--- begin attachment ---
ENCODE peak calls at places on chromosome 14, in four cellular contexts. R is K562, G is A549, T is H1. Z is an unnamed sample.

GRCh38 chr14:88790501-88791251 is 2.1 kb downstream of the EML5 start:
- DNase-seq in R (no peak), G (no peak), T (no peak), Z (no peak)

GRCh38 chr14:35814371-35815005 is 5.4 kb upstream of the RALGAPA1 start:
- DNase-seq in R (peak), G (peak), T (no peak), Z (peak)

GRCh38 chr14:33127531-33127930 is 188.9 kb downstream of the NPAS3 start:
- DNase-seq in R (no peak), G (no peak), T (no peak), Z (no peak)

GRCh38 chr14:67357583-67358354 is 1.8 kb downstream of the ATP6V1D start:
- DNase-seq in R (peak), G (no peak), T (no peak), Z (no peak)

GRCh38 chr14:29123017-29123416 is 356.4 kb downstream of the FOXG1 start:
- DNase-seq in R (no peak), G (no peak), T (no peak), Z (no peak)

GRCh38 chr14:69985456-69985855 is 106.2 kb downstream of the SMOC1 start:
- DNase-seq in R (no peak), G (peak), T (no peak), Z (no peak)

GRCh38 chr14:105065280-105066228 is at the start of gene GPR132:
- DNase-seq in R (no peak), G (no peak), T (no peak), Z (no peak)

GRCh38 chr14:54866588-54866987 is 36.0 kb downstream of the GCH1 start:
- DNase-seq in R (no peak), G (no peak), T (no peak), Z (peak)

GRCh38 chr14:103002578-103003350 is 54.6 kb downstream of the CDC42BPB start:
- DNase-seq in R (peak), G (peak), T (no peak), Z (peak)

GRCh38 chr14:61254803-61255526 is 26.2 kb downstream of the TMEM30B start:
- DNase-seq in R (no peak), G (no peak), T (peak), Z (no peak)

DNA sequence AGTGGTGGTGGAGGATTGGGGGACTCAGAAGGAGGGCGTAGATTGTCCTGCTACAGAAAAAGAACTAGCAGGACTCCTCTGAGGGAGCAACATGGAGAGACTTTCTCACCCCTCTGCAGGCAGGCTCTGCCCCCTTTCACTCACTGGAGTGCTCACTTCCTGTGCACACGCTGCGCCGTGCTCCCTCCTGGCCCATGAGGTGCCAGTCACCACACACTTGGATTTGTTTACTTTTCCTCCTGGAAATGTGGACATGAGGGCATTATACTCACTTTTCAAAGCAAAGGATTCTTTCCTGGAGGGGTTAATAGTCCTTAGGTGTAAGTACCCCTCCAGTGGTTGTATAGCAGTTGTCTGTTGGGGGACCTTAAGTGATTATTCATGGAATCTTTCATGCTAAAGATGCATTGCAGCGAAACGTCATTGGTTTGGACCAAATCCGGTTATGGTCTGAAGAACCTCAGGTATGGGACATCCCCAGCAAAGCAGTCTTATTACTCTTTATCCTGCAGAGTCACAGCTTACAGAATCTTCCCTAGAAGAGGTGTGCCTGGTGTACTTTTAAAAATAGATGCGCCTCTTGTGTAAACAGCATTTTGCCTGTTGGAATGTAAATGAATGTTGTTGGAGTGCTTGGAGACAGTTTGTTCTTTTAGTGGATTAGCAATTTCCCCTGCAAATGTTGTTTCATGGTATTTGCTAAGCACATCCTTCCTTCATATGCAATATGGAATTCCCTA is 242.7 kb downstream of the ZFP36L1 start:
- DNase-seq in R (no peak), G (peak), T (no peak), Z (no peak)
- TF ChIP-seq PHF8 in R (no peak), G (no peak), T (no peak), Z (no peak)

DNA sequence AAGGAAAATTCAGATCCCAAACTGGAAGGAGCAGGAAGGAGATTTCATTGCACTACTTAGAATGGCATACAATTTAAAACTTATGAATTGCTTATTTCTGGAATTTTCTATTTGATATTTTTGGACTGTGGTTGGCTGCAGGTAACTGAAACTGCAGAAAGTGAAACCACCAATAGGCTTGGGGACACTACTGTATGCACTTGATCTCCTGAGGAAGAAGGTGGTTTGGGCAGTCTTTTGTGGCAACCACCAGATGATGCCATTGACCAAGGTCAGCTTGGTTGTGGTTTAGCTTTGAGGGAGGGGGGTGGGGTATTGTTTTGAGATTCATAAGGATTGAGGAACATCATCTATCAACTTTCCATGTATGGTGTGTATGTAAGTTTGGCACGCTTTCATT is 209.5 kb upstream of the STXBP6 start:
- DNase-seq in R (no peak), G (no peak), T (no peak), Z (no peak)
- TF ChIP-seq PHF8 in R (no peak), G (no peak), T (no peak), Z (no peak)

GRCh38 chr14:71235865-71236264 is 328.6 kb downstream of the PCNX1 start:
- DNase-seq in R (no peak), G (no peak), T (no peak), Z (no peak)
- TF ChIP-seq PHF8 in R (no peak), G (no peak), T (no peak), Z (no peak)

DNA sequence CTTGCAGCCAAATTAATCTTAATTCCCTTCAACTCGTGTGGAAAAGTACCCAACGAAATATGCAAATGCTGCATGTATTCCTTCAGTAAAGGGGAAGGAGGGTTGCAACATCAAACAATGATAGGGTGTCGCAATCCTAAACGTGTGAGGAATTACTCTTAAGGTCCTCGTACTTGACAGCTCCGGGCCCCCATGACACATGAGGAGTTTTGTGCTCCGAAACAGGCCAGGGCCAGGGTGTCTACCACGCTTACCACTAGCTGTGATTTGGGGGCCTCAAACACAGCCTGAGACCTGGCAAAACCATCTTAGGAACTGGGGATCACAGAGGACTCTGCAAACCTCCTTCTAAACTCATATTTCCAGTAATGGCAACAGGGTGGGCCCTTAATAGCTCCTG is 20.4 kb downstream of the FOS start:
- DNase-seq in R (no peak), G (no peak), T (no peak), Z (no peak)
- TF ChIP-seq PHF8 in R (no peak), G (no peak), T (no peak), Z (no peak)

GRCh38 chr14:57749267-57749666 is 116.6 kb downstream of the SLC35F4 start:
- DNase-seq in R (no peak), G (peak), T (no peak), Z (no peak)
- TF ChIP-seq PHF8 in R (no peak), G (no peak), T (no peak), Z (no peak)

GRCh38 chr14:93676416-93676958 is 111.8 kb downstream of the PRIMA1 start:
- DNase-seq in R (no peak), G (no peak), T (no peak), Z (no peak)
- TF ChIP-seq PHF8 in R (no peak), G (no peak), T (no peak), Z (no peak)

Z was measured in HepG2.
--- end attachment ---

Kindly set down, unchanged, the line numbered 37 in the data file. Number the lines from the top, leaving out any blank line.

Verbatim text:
GRCh38 chr14:93676416-93676958 is 111.8 kb downstream of the PRIMA1 start: